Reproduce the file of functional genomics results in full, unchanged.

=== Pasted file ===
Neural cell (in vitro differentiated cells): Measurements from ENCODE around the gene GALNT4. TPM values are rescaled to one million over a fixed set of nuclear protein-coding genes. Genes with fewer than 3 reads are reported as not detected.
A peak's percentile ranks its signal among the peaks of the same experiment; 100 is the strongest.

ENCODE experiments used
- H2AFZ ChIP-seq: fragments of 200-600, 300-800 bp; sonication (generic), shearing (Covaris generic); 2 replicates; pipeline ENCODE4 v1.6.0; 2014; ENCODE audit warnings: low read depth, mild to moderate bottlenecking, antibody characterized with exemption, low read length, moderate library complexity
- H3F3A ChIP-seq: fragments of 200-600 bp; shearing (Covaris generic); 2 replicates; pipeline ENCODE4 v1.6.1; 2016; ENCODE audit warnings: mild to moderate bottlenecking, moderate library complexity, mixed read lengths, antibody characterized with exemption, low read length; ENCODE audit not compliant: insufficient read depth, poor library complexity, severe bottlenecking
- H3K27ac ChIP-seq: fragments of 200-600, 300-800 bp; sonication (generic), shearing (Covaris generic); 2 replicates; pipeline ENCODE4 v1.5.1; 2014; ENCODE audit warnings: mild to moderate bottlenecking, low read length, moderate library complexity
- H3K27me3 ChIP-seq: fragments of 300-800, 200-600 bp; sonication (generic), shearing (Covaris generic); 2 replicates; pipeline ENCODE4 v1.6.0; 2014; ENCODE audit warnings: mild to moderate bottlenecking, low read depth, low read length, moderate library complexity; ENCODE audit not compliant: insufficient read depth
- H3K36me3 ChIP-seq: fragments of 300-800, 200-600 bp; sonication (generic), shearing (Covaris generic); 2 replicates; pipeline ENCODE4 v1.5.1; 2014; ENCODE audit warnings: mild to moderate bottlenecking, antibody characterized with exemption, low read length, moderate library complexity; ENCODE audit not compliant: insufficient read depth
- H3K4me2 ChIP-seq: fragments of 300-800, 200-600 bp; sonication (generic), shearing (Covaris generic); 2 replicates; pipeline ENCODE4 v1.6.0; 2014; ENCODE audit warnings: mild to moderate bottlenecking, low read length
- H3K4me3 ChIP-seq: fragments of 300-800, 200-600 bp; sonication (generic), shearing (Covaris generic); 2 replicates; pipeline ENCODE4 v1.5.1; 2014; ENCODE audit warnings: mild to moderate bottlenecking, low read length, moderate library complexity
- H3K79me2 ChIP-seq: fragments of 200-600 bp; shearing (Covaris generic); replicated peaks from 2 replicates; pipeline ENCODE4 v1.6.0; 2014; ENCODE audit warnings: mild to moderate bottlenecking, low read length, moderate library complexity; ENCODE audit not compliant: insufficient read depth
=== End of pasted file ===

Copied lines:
Neural cell (in vitro differentiated cells): Measurements from ENCODE around the gene GALNT4. TPM values are rescaled to one million over a fixed set of nuclear protein-coding genes. Genes with fewer than 3 reads are reported as not detected.
A peak's percentile ranks its signal among the peaks of the same experiment; 100 is the strongest.

ENCODE experiments used
- H2AFZ ChIP-seq: fragments of 200-600, 300-800 bp; sonication (generic), shearing (Covaris generic); 2 replicates; pipeline ENCODE4 v1.6.0; 2014; ENCODE audit warnings: low read depth, mild to moderate bottlenecking, antibody characterized with exemption, low read length, moderate library complexity
- H3F3A ChIP-seq: fragments of 200-600 bp; shearing (Covaris generic); 2 replicates; pipeline ENCODE4 v1.6.1; 2016; ENCODE audit warnings: mild to moderate bottlenecking, moderate library complexity, mixed read lengths, antibody characterized with exemption, low read length; ENCODE audit not compliant: insufficient read depth, poor library complexity, severe bottlenecking
- H3K27ac ChIP-seq: fragments of 200-600, 300-800 bp; sonication (generic), shearing (Covaris generic); 2 replicates; pipeline ENCODE4 v1.5.1; 2014; ENCODE audit warnings: mild to moderate bottlenecking, low read length, moderate library complexity
- H3K27me3 ChIP-seq: fragments of 300-800, 200-600 bp; sonication (generic), shearing (Covaris generic); 2 replicates; pipeline ENCODE4 v1.6.0; 2014; ENCODE audit warnings: mild to moderate bottlenecking, low read depth, low read length, moderate library complexity; ENCODE audit not compliant: insufficient read depth
- H3K36me3 ChIP-seq: fragments of 300-800, 200-600 bp; sonication (generic), shearing (Covaris generic); 2 replicates; pipeline ENCODE4 v1.5.1; 2014; ENCODE audit warnings: mild to moderate bottlenecking, antibody characterized with exemption, low read length, moderate library complexity; ENCODE audit not compliant: insufficient read depth
- H3K4me2 ChIP-seq: fragments of 300-800, 200-600 bp; sonication (generic), shearing (Covaris generic); 2 replicates; pipeline ENCODE4 v1.6.0; 2014; ENCODE audit warnings: mild to moderate bottlenecking, low read length
- H3K4me3 ChIP-seq: fragments of 300-800, 200-600 bp; sonication (generic), shearing (Covaris generic); 2 replicates; pipeline ENCODE4 v1.5.1; 2014; ENCODE audit warnings: mild to moderate bottlenecking, low read length, moderate library complexity
- H3K79me2 ChIP-seq: fragments of 200-600 bp; shearing (Covaris generic); replicated peaks from 2 replicates; pipeline ENCODE4 v1.6.0; 2014; ENCODE audit warnings: mild to moderate bottlenecking, low read length, moderate library complexity; ENCODE audit not compliant: insufficient read depth